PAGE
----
You can give a donation (pesos, dollars or a U.S. check) when you visit the library. Make out the check to “Hekab Be Biblioteca, A.C.”
DIRECTIONS — how to find the library:
You can drop off donations any time the library is open, Mon-Fri. 9-1, 2:30-6:30 and Saturday 9-1. The library is located in Akumal Playa on the same road that leads to the tourist areas of Akumal Bay, Hal Moon Bay and Yalkul Lagoon. Go south from Playa del Carmen about 20-30 minutes. Turn left at the sign that says “Akumal Playa.” In 2-3 minutes, on the left side, there is a big blue sign that says Hekab Be Bilioteca. That’s it! If you get to the little super Chomak store or the arch, you went too far.
THE “WISH LIST”
Please do NOT ship supplies. The tax to the recipient can be greater than the cost of the items. There is NO problem bringing supplies down in your suitcase. Better yet, bring a whole suitcase with these goodies. Many visitors bring books, toys and school supplies, with no customs or tax problems.
Money is the greatest need, but supplies and reading incentives are needed also.
Reading incentive prizes for the kids:
Little toys: matchbox cars, little figures like dinosaurs, monsters, super-heroes and dolls, legos, whistles, fast food happy meal prizes, etc. Hair ornaments Stickers – they love these! Little stuffed animals Mechanical pencils Lead for mechanical pencils Notebooks of all kinds School glue Coloring books Inexpensive beach toys and inflatable rafts (bring them for your kids, and then donate them to the local kids) Balls of all types Inexpensive plastic watches Pocket folders Geometry sets with a compass and protractor Calculators, very inexpensive ones that run on solar cells Markers Individual pencil sharpeners Paints and brushes for art projects (all types but tempra the best) Scotch tape, masking tape, duct tape
Please NO broken toys, NO big toys (no room in crowded houses), and NO toys that need batteries (no money to replace batteries)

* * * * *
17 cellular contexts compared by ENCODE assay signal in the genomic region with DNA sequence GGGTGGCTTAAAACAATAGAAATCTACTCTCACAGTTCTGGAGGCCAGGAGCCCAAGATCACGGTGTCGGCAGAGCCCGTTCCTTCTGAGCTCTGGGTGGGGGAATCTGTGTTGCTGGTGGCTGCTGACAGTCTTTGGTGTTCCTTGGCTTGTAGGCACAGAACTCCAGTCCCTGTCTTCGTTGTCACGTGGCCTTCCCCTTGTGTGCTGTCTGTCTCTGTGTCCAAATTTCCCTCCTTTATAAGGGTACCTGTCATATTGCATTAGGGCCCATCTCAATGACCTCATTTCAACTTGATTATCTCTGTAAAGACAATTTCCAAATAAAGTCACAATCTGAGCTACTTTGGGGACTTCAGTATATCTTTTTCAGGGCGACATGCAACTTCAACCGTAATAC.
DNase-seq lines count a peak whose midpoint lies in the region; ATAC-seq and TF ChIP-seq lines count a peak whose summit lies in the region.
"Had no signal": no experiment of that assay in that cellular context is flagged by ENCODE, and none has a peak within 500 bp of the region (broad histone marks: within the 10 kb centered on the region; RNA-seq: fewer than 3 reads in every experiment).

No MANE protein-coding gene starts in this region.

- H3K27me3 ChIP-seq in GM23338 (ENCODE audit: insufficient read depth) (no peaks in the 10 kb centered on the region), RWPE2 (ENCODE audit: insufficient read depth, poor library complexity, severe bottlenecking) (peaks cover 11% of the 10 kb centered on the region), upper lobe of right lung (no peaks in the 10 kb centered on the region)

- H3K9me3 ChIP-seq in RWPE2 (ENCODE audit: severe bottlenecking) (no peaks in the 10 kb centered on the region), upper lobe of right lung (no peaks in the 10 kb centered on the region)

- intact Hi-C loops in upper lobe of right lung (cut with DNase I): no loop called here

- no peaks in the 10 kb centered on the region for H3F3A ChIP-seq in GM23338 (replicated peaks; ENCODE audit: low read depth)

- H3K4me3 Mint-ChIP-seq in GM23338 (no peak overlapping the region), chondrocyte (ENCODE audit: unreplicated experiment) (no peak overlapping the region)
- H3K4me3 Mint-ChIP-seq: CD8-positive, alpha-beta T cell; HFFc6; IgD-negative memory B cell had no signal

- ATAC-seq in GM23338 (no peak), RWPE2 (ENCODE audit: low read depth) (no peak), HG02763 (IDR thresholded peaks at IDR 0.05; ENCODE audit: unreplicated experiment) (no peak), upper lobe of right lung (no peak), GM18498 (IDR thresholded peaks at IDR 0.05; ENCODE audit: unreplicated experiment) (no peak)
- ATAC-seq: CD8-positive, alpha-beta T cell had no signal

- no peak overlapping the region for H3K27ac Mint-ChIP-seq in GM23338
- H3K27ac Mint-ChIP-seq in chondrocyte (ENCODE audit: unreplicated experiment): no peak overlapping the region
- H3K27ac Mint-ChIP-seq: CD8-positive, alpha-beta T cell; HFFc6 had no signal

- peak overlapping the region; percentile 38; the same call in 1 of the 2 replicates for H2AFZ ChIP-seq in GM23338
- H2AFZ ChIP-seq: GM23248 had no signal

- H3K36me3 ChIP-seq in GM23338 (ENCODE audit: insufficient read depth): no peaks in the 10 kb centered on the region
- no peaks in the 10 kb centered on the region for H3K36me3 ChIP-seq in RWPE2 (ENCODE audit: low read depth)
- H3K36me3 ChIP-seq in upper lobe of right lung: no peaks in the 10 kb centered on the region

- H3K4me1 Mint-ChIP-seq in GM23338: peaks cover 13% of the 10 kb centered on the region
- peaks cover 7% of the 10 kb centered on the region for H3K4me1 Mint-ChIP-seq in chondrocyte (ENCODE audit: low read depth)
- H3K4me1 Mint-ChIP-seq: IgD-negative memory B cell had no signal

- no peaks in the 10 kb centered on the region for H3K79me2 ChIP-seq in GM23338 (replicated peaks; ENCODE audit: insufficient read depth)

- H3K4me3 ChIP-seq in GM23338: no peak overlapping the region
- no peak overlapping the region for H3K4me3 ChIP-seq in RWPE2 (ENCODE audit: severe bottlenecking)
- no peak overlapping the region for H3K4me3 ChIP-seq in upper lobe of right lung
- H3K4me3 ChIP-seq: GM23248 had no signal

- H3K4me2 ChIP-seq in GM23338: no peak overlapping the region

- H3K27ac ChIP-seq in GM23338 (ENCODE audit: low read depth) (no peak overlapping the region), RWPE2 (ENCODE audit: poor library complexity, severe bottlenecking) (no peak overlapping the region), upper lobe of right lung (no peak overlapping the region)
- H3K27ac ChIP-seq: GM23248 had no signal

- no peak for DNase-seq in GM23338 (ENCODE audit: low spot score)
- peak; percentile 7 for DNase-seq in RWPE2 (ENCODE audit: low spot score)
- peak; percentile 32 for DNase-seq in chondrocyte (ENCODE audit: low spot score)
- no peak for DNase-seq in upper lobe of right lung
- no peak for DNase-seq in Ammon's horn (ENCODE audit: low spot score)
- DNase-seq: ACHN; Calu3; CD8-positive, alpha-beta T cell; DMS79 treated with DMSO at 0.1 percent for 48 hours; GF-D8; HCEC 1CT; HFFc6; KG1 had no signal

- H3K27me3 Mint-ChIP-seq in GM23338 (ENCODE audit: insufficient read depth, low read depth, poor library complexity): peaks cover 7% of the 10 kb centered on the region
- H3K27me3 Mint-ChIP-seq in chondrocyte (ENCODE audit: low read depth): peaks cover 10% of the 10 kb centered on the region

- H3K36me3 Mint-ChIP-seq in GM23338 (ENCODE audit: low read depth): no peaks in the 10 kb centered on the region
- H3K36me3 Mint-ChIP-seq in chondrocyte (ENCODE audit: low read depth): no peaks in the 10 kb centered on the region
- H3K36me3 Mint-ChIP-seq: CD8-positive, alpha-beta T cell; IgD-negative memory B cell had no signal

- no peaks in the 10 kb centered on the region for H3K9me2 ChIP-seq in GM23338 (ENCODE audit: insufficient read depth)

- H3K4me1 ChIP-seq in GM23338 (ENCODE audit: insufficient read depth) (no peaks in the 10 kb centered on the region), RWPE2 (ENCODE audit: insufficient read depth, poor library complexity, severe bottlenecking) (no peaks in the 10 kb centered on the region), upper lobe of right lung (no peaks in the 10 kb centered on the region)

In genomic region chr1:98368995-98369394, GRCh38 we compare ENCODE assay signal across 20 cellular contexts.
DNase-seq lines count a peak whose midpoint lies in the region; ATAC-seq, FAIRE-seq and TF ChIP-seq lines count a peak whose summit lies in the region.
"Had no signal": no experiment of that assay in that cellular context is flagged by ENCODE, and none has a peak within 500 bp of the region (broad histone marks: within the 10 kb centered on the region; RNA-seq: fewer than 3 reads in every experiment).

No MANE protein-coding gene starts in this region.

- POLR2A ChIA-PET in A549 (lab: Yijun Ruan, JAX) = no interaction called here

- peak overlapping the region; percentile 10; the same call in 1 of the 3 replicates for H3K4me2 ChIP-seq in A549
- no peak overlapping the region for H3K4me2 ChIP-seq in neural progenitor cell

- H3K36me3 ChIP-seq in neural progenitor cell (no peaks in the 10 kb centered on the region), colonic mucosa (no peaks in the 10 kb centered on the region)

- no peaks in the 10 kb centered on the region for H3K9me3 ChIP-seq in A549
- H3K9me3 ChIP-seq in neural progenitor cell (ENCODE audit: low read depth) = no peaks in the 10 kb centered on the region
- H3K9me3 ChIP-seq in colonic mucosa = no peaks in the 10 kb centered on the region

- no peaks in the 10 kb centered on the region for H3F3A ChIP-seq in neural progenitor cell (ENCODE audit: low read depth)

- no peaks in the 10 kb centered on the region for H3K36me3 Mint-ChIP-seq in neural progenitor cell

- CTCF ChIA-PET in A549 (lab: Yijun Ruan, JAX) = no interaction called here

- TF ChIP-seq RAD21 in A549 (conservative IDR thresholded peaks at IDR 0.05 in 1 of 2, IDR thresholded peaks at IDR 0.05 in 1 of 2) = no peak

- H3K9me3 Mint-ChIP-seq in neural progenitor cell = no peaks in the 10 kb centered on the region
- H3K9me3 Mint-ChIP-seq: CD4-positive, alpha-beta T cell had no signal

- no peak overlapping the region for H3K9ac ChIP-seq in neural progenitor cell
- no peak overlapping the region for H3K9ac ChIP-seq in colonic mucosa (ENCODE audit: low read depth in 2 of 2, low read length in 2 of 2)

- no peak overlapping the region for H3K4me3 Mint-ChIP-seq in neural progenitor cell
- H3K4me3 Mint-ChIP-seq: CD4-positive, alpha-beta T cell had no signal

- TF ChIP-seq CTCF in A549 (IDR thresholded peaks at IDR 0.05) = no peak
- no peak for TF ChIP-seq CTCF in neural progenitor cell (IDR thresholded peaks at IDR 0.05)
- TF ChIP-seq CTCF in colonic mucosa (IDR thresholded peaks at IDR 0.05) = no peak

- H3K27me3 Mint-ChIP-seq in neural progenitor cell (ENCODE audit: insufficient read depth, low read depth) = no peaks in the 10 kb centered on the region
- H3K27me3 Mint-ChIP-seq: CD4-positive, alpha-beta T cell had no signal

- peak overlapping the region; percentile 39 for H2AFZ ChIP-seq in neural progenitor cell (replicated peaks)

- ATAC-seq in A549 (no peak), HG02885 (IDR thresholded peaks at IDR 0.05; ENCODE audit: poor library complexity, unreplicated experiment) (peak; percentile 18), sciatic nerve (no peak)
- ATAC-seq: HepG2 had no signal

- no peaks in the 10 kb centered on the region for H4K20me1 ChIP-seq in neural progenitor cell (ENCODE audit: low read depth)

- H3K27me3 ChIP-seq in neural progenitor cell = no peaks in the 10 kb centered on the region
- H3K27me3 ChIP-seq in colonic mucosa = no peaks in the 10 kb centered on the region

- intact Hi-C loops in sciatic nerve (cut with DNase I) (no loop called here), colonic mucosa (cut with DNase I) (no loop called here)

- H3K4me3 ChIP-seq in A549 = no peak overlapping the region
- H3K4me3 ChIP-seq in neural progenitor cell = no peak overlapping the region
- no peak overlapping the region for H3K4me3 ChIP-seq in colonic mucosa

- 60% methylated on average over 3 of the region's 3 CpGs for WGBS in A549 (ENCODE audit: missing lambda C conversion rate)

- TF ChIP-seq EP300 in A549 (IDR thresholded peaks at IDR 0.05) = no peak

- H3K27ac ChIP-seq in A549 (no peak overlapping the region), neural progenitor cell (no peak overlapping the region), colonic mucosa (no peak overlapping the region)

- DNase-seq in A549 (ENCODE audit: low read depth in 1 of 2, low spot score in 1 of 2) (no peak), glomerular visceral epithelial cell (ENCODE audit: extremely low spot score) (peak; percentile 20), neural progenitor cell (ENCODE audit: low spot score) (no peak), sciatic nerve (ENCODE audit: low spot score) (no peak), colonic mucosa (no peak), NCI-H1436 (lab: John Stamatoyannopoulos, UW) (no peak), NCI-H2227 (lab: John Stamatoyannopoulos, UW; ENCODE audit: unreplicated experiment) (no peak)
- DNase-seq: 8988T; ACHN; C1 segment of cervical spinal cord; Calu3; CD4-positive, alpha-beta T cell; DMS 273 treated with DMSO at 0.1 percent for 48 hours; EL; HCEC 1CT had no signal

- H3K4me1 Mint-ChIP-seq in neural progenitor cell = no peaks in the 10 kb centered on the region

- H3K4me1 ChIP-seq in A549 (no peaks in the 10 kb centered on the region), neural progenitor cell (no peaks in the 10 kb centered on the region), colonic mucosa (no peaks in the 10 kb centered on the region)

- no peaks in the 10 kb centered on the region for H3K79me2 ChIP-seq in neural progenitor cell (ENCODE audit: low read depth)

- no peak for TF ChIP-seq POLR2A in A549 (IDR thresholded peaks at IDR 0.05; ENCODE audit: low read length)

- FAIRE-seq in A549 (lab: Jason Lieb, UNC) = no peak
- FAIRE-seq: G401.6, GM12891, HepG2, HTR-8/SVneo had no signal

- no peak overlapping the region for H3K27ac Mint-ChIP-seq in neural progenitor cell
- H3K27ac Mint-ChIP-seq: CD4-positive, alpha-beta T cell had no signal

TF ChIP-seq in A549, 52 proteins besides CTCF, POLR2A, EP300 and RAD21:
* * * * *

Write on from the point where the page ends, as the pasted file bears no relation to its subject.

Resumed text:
The library also could use:
Guides to fish, birds, animals, and plants of the region (Spanish preferred) Easy – to – read magazines in Spanish Basic info in Spanish on public health issues (sometimes free for medical folks)
Children’s books in Spanish(used books ok, please NO English books): If the Akumal library has extras of the books you donate, they will go to other little libraries. Your donations help spread the reading revolution in this region.
Panasonic Fax Toner PFQT1538ZA Printer cartridges for Lexmark printer 840C Printer paper Transparent contact paper Colored tissue paper (for craft projects) Lined notebook paper Construction paper Scotch tape Markers – Ezerace and regular Paints and paintbrushes for art projects Balls – any kind, but especially basketball and soccer
Gently used clothing (modest spring/summer clothing) will be recycled many times. The library gives clothing to the poorest families and sells the rest for a minimal cost of 3 or 4 pesos each. This helps the locals, and provides a small income for the library.
I know that this list seems long, but if we don’t bring it, they don’t have it. It is just as simple as that. The library’s friends have made a tremendous difference in just the last three years. The improvements are simply amazing.